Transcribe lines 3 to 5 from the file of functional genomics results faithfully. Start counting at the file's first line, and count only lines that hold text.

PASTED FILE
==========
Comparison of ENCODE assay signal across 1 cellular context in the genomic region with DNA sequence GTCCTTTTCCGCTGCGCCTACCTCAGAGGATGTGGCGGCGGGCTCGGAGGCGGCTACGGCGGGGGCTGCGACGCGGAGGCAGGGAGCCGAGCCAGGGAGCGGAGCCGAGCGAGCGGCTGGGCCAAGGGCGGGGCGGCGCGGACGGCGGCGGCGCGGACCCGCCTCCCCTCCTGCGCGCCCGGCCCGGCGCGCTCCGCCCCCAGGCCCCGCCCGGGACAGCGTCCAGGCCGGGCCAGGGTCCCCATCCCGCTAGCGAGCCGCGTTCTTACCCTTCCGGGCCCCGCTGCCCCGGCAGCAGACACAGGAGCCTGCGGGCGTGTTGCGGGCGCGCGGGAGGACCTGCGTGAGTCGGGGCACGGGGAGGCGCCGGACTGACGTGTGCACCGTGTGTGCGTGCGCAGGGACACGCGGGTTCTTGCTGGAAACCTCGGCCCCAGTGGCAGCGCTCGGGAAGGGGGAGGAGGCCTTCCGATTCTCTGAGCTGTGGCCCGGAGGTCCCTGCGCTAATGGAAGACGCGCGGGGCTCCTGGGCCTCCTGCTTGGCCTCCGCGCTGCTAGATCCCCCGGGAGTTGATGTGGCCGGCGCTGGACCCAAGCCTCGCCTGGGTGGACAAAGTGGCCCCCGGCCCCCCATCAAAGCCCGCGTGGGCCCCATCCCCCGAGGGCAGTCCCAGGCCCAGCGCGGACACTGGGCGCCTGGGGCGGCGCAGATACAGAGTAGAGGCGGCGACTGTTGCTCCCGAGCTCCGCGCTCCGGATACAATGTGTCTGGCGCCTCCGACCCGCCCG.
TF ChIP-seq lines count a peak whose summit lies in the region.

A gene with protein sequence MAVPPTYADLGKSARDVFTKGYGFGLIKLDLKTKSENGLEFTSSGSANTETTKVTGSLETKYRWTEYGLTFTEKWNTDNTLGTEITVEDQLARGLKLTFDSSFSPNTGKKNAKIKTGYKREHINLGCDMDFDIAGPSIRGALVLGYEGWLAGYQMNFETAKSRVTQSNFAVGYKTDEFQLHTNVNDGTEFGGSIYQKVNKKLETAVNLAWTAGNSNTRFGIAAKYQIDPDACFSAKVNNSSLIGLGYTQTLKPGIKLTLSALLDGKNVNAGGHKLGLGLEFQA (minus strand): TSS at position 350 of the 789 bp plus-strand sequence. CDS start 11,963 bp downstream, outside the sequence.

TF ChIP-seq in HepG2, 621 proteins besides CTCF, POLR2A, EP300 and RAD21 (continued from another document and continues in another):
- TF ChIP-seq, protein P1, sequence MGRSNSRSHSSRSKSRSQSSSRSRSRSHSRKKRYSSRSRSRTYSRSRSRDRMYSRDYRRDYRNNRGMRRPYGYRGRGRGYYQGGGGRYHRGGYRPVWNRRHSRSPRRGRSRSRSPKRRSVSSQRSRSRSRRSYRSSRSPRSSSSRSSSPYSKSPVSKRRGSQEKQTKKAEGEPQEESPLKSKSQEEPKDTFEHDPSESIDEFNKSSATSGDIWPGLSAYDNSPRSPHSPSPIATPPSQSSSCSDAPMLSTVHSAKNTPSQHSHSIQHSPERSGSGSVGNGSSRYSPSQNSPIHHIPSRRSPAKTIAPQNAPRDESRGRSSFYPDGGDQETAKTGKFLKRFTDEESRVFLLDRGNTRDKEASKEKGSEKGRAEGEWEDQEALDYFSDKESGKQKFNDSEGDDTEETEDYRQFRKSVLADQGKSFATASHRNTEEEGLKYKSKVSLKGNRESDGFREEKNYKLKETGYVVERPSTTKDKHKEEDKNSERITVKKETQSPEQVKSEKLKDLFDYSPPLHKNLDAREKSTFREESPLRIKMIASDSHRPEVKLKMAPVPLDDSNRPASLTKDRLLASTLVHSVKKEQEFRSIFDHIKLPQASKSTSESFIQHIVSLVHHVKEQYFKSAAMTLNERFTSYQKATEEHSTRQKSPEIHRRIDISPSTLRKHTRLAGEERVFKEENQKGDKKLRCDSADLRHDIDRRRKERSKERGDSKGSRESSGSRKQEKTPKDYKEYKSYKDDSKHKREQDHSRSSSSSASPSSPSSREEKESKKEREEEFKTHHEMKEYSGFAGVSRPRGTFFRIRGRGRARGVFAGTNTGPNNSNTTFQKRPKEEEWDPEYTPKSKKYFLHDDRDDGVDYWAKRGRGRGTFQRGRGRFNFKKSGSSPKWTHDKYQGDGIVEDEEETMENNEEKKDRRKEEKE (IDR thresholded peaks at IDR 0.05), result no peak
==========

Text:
A gene with protein sequence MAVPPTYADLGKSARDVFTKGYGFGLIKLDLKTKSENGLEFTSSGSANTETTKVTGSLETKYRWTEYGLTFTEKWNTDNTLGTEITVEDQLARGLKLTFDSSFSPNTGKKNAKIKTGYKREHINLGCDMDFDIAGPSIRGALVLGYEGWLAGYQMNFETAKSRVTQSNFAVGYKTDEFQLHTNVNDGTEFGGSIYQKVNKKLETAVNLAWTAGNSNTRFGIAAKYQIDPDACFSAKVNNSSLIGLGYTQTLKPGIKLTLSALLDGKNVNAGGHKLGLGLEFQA (minus strand): TSS at position 350 of the 789 bp plus-strand sequence. CDS start 11,963 bp downstream, outside the sequence.

TF ChIP-seq in HepG2, 621 proteins besides CTCF, POLR2A, EP300 and RAD21 (continued from another document and continues in another):
- TF ChIP-seq, protein P1, sequence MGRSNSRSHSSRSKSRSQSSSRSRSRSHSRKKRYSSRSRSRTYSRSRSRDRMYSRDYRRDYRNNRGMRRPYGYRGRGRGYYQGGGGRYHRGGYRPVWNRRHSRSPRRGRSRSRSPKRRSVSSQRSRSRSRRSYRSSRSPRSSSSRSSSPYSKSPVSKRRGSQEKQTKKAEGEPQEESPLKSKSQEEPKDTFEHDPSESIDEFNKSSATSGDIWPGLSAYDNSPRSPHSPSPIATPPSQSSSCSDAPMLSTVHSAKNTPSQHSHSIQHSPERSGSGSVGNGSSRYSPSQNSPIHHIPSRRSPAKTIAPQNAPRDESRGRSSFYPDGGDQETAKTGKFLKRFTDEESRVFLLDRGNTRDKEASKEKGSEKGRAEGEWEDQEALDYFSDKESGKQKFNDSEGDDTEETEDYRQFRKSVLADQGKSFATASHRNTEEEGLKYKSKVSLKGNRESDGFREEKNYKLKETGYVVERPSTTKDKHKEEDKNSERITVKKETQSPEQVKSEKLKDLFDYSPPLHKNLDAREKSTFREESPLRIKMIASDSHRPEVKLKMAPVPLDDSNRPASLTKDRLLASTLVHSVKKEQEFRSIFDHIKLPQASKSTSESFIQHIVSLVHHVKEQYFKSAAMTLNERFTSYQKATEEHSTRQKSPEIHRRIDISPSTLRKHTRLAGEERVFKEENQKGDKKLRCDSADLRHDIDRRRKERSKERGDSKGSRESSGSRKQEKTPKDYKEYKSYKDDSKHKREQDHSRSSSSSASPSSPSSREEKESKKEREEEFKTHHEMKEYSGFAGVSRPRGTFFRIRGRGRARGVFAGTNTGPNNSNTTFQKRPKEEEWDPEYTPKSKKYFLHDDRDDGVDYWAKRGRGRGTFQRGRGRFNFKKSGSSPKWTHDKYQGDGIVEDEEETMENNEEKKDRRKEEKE (IDR thresholded peaks at IDR 0.05), result no peak